There are always plenty of articles about the top tips for visiting and photographing the cherry blossoms, and I often agree with them: go at dusk or dawn, wander at different times of the day to catch varied light, plan an agenda to take in some of the festival events, etc.

But local residents also like to venture down to help usher in spring. You might be able to swing a visit at any time, as well as get to the special events. However, I am realistic enough to recognize that, particularly for locals (and especially locals living outside the beltway), you may have to work, run errands, fight beltway traffic, or keep pace with any multitude of daily activities that impede with your ability to get to the Cherry Blossom Festival at those optimal times.

That’s exactly why I ended up gazing at cherry blossoms in the middle of a gorgeous Sunday afternoon right smack in the middle of gobs of people. In other words, great weather + weekend + mid-day = extra crowded. Add to that, the trees hadn’t even peaked yet, which meant everyone was vying for camera space under the same trees, finding the one tree every hundred some feet that had already opened up. But you know what? It was still fun! It was fun because I’ve learned some “any-time tips” for cherry blossoming and think they’re worth it. Happy snapshot-ing!

My any-time tips for enjoying the cherry blossoms:
  1. Be patient. There will be crowds, there will be people stopping in the middle of your path, there will be traffic police blowing shrill whistles in your ears, and area restaurants will have long waits. If you haven’t exercised patience in the past, now is the time to start.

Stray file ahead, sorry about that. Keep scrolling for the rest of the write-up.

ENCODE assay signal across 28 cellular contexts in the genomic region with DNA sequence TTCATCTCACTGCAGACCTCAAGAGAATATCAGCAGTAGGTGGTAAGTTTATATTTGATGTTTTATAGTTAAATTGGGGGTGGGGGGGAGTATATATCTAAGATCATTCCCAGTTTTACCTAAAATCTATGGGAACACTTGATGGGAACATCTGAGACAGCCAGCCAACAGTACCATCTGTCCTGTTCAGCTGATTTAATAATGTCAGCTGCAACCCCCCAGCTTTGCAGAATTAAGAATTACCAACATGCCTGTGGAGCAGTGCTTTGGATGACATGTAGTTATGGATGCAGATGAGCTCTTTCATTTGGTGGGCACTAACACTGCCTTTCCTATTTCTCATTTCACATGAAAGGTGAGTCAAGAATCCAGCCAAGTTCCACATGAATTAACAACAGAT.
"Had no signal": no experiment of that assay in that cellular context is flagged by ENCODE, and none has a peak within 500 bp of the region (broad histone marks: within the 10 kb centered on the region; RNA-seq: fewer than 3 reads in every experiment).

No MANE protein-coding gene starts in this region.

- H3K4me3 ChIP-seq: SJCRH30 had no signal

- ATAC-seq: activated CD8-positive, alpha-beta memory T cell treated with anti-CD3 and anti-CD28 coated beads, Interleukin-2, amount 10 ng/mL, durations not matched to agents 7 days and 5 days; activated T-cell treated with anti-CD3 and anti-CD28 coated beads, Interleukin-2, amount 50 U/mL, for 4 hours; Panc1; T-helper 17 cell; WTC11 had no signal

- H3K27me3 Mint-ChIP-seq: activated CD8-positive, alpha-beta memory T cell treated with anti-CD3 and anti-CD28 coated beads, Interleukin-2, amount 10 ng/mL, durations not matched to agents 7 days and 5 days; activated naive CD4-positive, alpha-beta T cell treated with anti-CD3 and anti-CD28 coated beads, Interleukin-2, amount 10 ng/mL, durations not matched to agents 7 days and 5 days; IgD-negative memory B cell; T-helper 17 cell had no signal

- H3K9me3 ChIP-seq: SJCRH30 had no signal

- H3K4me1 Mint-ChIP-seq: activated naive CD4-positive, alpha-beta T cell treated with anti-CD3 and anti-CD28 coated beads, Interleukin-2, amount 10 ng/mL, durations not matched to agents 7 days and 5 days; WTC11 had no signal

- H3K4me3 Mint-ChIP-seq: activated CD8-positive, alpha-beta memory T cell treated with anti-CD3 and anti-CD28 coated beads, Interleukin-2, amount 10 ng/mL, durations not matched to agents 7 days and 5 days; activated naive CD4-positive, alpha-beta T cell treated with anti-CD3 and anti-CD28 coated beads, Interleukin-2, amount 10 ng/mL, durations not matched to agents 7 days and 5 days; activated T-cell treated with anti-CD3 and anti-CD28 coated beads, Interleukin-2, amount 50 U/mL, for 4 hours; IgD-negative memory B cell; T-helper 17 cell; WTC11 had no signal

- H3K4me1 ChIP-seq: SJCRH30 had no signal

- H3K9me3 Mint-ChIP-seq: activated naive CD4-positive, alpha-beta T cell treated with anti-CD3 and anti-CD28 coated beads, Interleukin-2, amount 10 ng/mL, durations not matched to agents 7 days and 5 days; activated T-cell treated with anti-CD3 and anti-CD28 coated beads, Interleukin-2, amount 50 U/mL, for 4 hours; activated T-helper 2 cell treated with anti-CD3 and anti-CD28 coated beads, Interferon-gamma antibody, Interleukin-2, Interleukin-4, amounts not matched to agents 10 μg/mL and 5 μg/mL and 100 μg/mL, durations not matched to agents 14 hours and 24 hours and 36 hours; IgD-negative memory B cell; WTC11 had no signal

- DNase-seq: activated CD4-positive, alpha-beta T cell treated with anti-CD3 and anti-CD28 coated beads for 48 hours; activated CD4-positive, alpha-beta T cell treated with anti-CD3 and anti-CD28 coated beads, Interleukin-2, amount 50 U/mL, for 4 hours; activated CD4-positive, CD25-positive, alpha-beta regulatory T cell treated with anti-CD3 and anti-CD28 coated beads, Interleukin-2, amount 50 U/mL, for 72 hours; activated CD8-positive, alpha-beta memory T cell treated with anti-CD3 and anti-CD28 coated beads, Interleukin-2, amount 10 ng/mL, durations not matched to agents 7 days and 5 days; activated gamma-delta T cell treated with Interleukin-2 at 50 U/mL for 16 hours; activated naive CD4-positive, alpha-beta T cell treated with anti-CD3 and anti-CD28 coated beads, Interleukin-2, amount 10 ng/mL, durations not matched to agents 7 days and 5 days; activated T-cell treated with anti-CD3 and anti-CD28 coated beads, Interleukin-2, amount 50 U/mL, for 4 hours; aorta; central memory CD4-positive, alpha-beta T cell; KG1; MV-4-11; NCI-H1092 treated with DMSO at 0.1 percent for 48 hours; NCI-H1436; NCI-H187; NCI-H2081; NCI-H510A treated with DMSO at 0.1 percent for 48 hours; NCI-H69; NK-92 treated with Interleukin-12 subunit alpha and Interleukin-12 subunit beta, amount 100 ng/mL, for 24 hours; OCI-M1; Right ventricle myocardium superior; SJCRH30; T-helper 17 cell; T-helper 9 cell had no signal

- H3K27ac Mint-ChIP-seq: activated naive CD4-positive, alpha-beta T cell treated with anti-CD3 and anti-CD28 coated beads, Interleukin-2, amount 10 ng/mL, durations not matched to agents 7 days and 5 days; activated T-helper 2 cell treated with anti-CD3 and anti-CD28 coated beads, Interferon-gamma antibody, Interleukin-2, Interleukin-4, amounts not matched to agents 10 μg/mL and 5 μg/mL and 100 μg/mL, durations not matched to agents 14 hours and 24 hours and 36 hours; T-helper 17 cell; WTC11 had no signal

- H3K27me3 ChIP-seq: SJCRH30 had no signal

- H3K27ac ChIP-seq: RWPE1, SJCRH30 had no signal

2. If you plan to get off at an alternate metro stop, such as Farragut or Arlington Cemetery, and walk a ways, it can be much more pleasant than battling crowds at the Smithsonian stop.
  3. Embrace the photo-bombers. It is highly likely that you’ll get a few heads in your photos. With a little patience (yes, sorry, the patience word again), you can slide in for unimpeded views and close-up petals. On the other hand, rather than detract, the human experience can just as easily add to the story.
  4. Don’t fall in the Tidal Basin. Okay, this one is just a suggestion, but since the Tidal Basin walkway might be the only place in all of the U.S. where there is a drop-off and no guardrail, it seems like a good reminder. And the water is probably cold.
  5. Get off the beaten path a bit for food, find a place that takes reservations, and try to eat at slightly off times. We got reservations for a table in the street-facing room of Annie’s in the Dupont area (a few blocks and a really short cab ride) north of the National Mall; there we enjoyed our window seats and people-watching over burgers, sandwiches, and giant salads alongside a fried calamari appetizer and drinks like a pomegranate mimosa and blueberry lemonade.
  6. Finally, brush up on your monuments and memorials identification skills. This is a great chance for you to not only see the beautiful cherry blossoms but also all of the nearby DC sites. It’s okay if you don’t know all of the history; there are plenty of placards to help you increase your knowledge. However, it’s probably good not to be the (clearly American) person I overheard saying, “we’re over by the big pencil-looking thing.” That pencil-looking thing, folks, would be the Washington Monument….


Tuesday, April 2, 2013

Warm Cauliflower-Barley Salad


This is a pleasant and filling salad. It is perfect for a weeknight, too, because of its simplicity. Serve with fresh fruit or fruit salad for bright companion of flavors. You can also scoop the salad on top of a bed of baby spinach or arugula if desired.

Makes 4 servings or 6 small servings

Ingredients:
½ cup pearled barley
Kosher salt
fresh ground pepper
zest from 1 small lemon
2 Tbsp fresh-squeezed lemon juice
1 Tbsp mayonnaise
1 tsp whole-grain mustard
5 Tbsp olive oil
1 head cauliflower, cut into florets
1 15-oz can of black-eyed peas, drained and rinsed
¼ cup flat-leaf parsley, chopped

Instructions: